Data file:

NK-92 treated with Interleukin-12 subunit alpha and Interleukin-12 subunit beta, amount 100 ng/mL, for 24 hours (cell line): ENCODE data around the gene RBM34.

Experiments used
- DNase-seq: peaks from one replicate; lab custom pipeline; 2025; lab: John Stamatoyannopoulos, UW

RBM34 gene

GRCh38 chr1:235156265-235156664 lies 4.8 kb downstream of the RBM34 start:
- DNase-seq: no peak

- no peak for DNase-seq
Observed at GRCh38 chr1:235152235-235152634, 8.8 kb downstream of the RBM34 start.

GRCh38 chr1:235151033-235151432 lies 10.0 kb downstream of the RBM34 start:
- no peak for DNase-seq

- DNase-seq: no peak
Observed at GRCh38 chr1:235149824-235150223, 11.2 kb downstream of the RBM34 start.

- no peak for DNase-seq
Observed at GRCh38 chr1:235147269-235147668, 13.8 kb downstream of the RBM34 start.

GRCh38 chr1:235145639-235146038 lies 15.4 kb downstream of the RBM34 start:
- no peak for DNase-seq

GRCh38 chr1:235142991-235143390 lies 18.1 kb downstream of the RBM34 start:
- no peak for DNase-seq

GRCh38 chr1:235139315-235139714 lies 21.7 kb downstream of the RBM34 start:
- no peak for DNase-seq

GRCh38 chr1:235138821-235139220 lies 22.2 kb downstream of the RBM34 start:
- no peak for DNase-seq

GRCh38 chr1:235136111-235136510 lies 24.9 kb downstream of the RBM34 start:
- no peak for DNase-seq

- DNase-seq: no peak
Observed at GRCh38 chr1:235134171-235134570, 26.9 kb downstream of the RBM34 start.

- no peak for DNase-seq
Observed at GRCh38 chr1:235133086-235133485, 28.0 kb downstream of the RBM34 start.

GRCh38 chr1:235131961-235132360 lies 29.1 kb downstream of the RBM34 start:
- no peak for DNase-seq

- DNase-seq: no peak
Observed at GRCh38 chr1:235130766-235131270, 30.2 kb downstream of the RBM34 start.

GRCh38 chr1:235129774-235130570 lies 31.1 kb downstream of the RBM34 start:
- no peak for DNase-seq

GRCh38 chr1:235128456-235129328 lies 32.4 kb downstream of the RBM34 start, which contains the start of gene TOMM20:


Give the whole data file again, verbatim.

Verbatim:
NK-92 treated with Interleukin-12 subunit alpha and Interleukin-12 subunit beta, amount 100 ng/mL, for 24 hours (cell line): ENCODE data around the gene RBM34.

Experiments used
- DNase-seq: peaks from one replicate; lab custom pipeline; 2025; lab: John Stamatoyannopoulos, UW

RBM34 gene

GRCh38 chr1:235156265-235156664 lies 4.8 kb downstream of the RBM34 start:
- DNase-seq: no peak

- no peak for DNase-seq
Observed at GRCh38 chr1:235152235-235152634, 8.8 kb downstream of the RBM34 start.

GRCh38 chr1:235151033-235151432 lies 10.0 kb downstream of the RBM34 start:
- no peak for DNase-seq

- DNase-seq: no peak
Observed at GRCh38 chr1:235149824-235150223, 11.2 kb downstream of the RBM34 start.

- no peak for DNase-seq
Observed at GRCh38 chr1:235147269-235147668, 13.8 kb downstream of the RBM34 start.

GRCh38 chr1:235145639-235146038 lies 15.4 kb downstream of the RBM34 start:
- no peak for DNase-seq

GRCh38 chr1:235142991-235143390 lies 18.1 kb downstream of the RBM34 start:
- no peak for DNase-seq

GRCh38 chr1:235139315-235139714 lies 21.7 kb downstream of the RBM34 start:
- no peak for DNase-seq

GRCh38 chr1:235138821-235139220 lies 22.2 kb downstream of the RBM34 start:
- no peak for DNase-seq

GRCh38 chr1:235136111-235136510 lies 24.9 kb downstream of the RBM34 start:
- no peak for DNase-seq

- DNase-seq: no peak
Observed at GRCh38 chr1:235134171-235134570, 26.9 kb downstream of the RBM34 start.

- no peak for DNase-seq
Observed at GRCh38 chr1:235133086-235133485, 28.0 kb downstream of the RBM34 start.

GRCh38 chr1:235131961-235132360 lies 29.1 kb downstream of the RBM34 start:
- no peak for DNase-seq

- DNase-seq: no peak
Observed at GRCh38 chr1:235130766-235131270, 30.2 kb downstream of the RBM34 start.

GRCh38 chr1:235129774-235130570 lies 31.1 kb downstream of the RBM34 start:
- no peak for DNase-seq

GRCh38 chr1:235128456-235129328 lies 32.4 kb downstream of the RBM34 start, which contains the start of gene TOMM20: